Greg Palast Presents "Vultures’ Picnic" in San Diego
Investigative Reporter Ties Oil Scandals Into the Occupy Movement
by MARK GABRISH CONLAN
Copyright © 2011 by Mark Gabrish Conlan for Zenger’s Newsmagazine • All rights reserved
On August 28, 1963 Martin Luther King, Jr. famously used the phrase, “I have a dream,” as he addressed an estimated 250,000 people on the mall at Washington, D.C. at the climax of the March on Washington for equal rights for African-Americans. Forty-eight years later, introducing his new book "Vultures’ Picnic: In Pursuit of Petroleum Pigs, Power Pirates, and High-Finance Carnivores" before a much smaller audience at San Diego’s Lesbian, Gay, Bisexual, Transgender Community Center, investigative journalist Greg Palast used his own recurring phrase, “This is why we occupy,” to tie his book, and its obsessively documented tales of corporate irresponsibility, into a movement that hadn’t yet gone public when his manuscript arrived at Dutton, a branch of Penguin — the world’s largest publisher — and was readied for release.
Written in mock-James Bond style, replete with characters with names like
Goldfinger and Ms. Badpenny, Vultures’ Picnic kicks off with the 2010 Deepwater Horizon oil blowout in the Gulf of Mexico and travels all over the world, from the coast of Alaska to New Orleans to Liberia to Azerbaijan (which Palast calls “The Islamic Republic of BP”) to Fukushima, Japan and wherever else he can document the abusive amorality of corporations and how it’s literally killing people. Though his book was available in print form at the event, Palast worked at least as hard promoting the interactive version for e-readers and tablet computers — and early on in his speech he mocked Republican rhetoric by saying he’d received a request from Mitt Romney to take the word “vultures” out of his book’s title and rename it Job Creators’ Picnic.
“We occupy for Stanlee Ann Mattingly, an Osage Indian who made a week watching the oil trucks,” Palast said in the first of several stories from his book which wove a web depicting corporate power, influence and sheer greed. “She saw them take out 100 barrels of oil on the Osage reservation and mark down 70 barrels. They’d take 40 barrels and mark down 30. I followed the trucks to the central loading dock, and the man said, ‘I want more overage.’ In the old days we called that ‘thievery.’ Today we call it ‘job creation.’ The guy standing on the deck was named Charles Koch” — one of the notorious Koch brothers who are among the principal corporate villains cited by the Occupy movement — “and when he was asked why, since he’s already a billionaire and he’s taking from Stanlee Ann Mattingly — Koch said, ‘I want what’s coming to me, and that’s all of it.’”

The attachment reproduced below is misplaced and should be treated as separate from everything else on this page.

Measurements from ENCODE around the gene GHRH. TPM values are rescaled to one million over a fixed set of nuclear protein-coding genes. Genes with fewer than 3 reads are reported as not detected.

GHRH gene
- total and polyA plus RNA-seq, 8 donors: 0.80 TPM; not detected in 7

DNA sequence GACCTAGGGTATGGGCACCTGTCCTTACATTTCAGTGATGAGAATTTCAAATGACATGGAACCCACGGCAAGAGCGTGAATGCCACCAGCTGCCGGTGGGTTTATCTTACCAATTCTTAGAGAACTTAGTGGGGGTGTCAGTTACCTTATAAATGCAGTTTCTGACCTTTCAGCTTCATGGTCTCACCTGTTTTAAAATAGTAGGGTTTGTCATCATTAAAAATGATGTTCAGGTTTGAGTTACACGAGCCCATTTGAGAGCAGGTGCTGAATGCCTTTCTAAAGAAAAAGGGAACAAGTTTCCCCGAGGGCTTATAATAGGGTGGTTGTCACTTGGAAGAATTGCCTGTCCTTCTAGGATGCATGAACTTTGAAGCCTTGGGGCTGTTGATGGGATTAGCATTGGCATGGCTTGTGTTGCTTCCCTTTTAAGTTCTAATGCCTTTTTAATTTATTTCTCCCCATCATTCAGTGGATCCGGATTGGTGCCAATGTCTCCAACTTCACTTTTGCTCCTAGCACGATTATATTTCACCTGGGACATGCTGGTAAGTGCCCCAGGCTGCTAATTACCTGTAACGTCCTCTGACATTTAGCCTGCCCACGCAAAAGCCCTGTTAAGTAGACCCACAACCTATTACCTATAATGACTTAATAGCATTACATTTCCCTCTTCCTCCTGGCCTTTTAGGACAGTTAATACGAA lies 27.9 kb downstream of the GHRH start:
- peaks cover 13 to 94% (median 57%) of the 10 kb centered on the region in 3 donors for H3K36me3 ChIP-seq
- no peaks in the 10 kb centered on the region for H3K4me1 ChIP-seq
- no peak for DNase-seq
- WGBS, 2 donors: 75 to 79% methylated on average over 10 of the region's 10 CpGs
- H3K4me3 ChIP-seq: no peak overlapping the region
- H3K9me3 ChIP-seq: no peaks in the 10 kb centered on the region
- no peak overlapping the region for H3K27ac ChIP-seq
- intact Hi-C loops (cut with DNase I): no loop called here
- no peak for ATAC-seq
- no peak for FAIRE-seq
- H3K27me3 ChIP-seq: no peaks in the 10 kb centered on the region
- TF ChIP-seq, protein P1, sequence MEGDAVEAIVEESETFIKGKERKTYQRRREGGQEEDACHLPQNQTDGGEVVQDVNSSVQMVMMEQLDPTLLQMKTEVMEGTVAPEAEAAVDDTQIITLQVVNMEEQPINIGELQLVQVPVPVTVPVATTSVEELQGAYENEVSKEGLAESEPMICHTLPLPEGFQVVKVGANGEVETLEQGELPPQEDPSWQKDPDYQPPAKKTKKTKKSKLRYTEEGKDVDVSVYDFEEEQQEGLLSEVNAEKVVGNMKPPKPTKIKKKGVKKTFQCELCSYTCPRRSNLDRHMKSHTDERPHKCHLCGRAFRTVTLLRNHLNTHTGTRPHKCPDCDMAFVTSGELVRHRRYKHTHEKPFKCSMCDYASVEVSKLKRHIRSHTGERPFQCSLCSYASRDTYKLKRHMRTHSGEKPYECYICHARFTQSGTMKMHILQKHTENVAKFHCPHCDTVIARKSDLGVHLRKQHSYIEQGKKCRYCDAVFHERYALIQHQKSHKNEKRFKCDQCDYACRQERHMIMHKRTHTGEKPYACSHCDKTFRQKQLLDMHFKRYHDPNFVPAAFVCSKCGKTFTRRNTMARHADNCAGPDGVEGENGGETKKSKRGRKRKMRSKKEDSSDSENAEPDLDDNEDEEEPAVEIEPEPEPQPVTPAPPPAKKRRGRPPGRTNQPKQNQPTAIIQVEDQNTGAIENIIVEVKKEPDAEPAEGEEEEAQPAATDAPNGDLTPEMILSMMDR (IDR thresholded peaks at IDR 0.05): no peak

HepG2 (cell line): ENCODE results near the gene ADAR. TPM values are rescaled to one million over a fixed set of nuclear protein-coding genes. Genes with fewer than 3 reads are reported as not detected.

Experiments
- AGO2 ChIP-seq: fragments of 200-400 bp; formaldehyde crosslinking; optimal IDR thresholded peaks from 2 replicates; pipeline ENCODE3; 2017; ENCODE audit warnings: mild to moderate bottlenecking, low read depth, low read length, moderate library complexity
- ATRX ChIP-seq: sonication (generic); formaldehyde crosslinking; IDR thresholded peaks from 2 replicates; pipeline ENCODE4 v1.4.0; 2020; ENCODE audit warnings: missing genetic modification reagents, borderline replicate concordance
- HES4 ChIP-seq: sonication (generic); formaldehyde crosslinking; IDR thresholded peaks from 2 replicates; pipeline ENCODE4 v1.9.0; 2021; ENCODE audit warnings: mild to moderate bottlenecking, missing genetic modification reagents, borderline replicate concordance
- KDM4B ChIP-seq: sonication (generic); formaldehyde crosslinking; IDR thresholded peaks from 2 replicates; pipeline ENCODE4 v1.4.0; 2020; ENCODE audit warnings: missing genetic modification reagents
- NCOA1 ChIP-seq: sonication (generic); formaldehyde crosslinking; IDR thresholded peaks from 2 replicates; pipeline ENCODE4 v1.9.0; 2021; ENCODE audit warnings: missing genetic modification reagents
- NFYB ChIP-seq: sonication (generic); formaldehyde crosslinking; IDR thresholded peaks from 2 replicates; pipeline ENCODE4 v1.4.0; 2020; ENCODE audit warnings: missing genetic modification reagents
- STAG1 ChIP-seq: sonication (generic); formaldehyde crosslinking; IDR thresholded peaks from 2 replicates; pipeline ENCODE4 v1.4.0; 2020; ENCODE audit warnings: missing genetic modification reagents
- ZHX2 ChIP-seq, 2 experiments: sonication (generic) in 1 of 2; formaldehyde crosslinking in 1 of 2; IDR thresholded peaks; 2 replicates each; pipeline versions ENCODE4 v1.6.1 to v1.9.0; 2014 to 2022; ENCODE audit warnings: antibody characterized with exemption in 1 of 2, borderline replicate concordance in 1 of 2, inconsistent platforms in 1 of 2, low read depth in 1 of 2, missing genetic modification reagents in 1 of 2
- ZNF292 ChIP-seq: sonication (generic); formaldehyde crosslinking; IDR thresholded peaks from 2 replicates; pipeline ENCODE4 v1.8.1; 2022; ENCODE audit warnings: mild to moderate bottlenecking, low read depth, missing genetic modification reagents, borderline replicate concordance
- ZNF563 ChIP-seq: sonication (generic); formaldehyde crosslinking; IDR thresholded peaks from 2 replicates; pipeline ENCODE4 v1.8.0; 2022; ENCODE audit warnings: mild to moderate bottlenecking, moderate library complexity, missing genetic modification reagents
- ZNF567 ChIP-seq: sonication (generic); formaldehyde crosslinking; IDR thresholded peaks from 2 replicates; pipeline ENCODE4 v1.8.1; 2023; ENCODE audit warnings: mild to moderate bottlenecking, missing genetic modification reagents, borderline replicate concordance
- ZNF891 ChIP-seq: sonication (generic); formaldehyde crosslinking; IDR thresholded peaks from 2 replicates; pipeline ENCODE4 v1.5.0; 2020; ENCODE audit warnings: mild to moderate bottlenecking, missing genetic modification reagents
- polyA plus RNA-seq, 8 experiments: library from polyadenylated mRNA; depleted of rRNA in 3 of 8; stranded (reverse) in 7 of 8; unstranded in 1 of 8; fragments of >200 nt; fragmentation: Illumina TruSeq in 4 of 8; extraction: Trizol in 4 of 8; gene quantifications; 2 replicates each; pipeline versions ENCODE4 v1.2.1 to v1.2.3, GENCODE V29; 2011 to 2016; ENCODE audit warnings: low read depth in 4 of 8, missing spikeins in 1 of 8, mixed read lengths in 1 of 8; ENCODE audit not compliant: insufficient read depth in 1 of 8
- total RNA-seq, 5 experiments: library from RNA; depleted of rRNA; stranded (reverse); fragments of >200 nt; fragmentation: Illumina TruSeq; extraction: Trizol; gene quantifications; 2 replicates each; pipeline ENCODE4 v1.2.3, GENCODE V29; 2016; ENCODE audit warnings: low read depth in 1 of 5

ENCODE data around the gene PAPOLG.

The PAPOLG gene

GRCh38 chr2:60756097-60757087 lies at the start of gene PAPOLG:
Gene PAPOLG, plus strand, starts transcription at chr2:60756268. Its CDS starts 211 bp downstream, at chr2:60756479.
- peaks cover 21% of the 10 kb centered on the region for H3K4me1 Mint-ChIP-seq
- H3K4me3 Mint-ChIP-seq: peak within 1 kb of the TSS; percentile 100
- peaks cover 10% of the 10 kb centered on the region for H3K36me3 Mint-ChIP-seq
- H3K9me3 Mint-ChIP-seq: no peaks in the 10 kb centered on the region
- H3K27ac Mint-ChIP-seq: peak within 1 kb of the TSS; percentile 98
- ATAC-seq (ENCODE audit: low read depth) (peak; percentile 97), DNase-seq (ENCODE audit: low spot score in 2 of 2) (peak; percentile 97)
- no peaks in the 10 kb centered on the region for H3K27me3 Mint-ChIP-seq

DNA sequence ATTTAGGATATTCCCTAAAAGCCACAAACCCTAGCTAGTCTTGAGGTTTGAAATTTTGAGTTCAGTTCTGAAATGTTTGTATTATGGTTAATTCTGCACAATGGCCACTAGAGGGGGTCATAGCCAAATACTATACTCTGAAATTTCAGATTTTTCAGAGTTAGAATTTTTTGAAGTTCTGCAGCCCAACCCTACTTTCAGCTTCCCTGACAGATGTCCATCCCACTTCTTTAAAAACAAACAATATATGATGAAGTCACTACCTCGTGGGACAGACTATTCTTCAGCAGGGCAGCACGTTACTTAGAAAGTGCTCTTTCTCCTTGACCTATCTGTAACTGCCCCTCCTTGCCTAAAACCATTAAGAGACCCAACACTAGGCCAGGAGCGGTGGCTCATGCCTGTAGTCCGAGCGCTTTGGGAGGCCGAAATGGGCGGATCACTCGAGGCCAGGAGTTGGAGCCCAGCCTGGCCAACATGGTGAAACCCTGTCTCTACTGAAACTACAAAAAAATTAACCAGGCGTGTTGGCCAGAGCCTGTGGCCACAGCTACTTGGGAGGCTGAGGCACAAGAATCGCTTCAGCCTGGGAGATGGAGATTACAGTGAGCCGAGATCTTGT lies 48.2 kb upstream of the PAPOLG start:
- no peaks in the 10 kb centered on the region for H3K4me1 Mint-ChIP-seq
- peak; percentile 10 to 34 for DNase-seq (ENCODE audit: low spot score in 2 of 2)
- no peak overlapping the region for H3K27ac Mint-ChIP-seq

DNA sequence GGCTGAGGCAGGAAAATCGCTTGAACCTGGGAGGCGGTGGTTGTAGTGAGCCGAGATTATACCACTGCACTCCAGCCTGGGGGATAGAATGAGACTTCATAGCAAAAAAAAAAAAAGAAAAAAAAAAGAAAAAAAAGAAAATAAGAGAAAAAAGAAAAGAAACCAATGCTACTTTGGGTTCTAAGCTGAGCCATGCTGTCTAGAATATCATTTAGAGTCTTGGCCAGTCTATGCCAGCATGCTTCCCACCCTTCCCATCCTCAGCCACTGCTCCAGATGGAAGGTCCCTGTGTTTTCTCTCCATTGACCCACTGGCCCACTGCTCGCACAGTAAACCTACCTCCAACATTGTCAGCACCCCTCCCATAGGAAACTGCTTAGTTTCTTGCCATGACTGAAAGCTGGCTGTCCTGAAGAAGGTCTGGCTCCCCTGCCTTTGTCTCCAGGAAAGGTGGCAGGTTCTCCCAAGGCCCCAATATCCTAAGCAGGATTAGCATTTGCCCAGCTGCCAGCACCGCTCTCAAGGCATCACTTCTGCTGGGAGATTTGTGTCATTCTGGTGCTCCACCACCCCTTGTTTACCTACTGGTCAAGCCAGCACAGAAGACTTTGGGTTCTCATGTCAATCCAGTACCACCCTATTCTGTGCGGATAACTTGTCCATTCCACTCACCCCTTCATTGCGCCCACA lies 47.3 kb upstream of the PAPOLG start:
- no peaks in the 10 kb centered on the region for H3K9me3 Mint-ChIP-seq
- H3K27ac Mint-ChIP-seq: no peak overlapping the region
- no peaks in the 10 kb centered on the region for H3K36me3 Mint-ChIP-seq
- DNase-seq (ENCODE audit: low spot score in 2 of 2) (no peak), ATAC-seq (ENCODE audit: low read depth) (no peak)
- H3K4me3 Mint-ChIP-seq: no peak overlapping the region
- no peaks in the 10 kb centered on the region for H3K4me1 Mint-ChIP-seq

Palast, who made his living as an oil company consultant before he got fired and became a journalist (in Vultures’ Picnic he said his last work for the oil industry was a four-volume study of the Exxon Valdez tanker spill in 1989 that pointed out that, though Exxon took the public blame, “the real culprit in destroying the coastline of Alaska is British Petroleum”), said he received a cable from a confidential source which said that BP had had a similar spill to the Deepwater Horizon blowout in September 2008. You didn’t hear about it, he explained, because it occurred in the Caspian Sea off the coast of Baku, the capital of Azerbaijan — whose government was so pro-oil industry and anti-investigative reporting that the Azerbaijani police actually arrested Palast and his crew when they tried to film the site of the disaster in 2011.
The spill off Baku occurred, Palast claimed, for the exact same reason the Deepwater Horizon rig blew two years later: “cheap cement made by Halliburton” that couldn’t withstand the pressure of the oil under the ocean floor. “They covered it up with bribes, beatings and babes,” Palast said. “Lord Brown [BP CEO] flew in a 727 with two bags and brought the Azerbaijani officials to lap dances in London. One bag was million and the other bag was Margaret Thatcher. Leslie, a double agent for MI-6 [the British equivalent of the CIA and the agency the fictitious James Bond worked for], was a BP executive. He was holding the bag with the million. Lord Brown wanted to hand it directly to the president of Azerbaijan. The president turned the money over to the Azerbaijani state oil company — and BP provided some weaponry to a guy named Baba, who used it to overthrow the Azerbaijani president in a coup. Three months later, BP got an exclusive contract to drill in the Caspian Sea.”